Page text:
Norwegian Broadcasting (NRK)’s decision to air an entire six-day voyage by one of Norway’s Hurtigruten ships live on TV has turned into one of its most successful programs ever. New ratings numbers show that more than half the population tuned in during the weekend.
“I don’t think we’ve managed to digest just how much this has captivated viewers,” NRK’s Rune Møklebust, who’s headed the unusual marathon broadcast, said on Monday when the new numbers from TNS Gallup came in.
Fully 2,542,000 Norwegians tuned in to NRK’s channel 2 (NRK2) during the weekend, in a country of just 4.93 million people. Many were also watching from outside Norway, with 46 percent of those clicking in to NRK’s live coverage via its website (external link) coming from abroad. Of that, reports NRK, 7 percent were clicking in from Denmark, and 4 percent from, respectively, the US, Germany, Great Britain and France.
Several who regularly read this website were writing in to say how much they enjoyed Views and News’ coverage of the program and links to the broadcast on NRK.no. “All I can say is WOW,” wrote reader Pam Tonsaker from Canada. “We are booked on a short Bergen-Bodø cruise in July. Now I wish we could have done it for a longer time.” She added that her only regret was that there are no English subtitles on the NRK broadcast, “because I would love to know what is being said.”
The biggest concentration of viewers was watching as late as midnight Sunday in Norway when the Hurtigruten ship MS Nord-Norge, equipped with cameras mounted all over it, sailed in and out of the scenic Trollfjord in Lofoten, lit by the Midnight Sun. At that point, 692,000 people were watching what looks set to rank as the world’s longest documentary on television ever produced. It’s clearly also become wildly popular.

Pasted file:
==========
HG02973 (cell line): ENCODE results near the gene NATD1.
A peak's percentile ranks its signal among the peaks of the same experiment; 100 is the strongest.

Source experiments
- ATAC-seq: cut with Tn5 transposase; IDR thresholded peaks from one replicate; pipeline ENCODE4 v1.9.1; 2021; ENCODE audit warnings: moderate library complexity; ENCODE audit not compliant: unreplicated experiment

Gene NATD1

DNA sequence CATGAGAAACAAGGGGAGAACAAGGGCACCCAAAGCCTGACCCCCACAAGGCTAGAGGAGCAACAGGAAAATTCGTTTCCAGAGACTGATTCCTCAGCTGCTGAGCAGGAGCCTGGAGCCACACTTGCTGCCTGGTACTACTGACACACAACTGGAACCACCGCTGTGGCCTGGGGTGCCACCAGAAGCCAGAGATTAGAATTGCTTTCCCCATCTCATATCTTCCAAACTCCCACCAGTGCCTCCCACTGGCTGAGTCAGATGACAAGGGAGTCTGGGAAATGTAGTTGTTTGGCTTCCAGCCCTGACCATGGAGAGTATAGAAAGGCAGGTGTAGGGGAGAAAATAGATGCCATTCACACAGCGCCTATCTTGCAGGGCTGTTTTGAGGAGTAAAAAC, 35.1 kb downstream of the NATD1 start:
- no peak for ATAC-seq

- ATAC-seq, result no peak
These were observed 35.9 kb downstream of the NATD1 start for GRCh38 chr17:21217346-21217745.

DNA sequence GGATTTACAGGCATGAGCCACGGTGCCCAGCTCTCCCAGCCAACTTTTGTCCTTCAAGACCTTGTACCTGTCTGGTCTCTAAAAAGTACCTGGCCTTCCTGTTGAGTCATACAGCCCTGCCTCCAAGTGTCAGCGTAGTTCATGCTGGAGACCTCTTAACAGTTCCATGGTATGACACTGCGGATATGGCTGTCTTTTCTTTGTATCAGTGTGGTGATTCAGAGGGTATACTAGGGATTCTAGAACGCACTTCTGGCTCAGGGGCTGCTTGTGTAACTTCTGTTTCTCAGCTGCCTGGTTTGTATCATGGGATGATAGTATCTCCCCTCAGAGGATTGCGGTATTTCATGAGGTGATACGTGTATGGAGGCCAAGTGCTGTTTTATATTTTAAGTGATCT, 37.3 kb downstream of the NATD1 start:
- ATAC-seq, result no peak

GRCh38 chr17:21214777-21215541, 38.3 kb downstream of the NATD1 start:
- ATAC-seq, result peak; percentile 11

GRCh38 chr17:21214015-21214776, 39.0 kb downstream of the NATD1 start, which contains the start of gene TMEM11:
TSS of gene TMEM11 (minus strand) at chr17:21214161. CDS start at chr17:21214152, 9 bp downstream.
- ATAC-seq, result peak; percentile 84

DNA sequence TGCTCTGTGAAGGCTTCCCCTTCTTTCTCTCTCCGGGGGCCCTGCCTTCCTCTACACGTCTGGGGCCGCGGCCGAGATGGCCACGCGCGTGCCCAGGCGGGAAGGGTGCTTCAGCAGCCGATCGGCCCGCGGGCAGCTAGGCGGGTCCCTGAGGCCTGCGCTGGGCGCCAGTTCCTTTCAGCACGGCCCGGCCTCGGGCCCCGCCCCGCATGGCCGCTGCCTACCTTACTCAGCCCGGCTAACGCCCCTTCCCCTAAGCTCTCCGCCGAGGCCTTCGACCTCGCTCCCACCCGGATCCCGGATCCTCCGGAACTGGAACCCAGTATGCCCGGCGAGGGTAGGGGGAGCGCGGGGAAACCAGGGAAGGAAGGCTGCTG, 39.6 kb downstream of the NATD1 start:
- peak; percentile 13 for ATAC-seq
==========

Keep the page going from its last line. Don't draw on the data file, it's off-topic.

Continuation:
Some scoffed at the idea when it was announced last spring, wondering who on earth would watch a slow-moving vessel sail from Bergen to Kirkenes, Norway over the a period of 134 hours (Thursday night until Wednesday morning). A fair question, especially if the weather was bad and fog or rain obscured the stunning landscapes along the way. But luck has been with NRK and the Hurtigruten line, which is widely believed to be receiving probably the most incredible free publicity in broadcast history.
NRK has viewed the project as a special documentary and simply a unique thing to do, based on the success of a program two years ago that followed every minute of the train ride over the mountains from Bergen to Oslo. That also attracted huge amounts of viewers, who found themselves mesmerized by the scenery and the feeling of being on board the train. Now many feel they’re on board the Nord-Norge.
The program has also turned into what the Norwegians call a huge folkefest (literally, “people’s party”) as folks turn out in droves to wave at the ship, escort it in their own boats or gather on the pier at its ports of call. The escort boats have caused concern, though, when they’ve crossed in front of the bow of the much larger Nord-Norge in en effort to be part of the event and perhaps get on national television. The ship’s officers have worried that if any one of them suffered engine failure, the ship could roll over them. Boat owners were being urged to stay clear of the ship and not interfere with its course.
Prime Minister Jens Stoltenberg has been among those catching parts of the show. “This is Norway at its absolute best,” Stoltenberg wrote in a message over Twitter during the weekend.
NRK has 22 staff members on board the ship, ensuring round-the-clock coverage and switching at regular intervals among the various cameras around the ship. They’ll keep documenting and broadcasting the voyage, interspersed with archive material, until the ship berths at its turnaround port at Kirkenes, in the far north of Norway near the Russian border on Wednesday morning.
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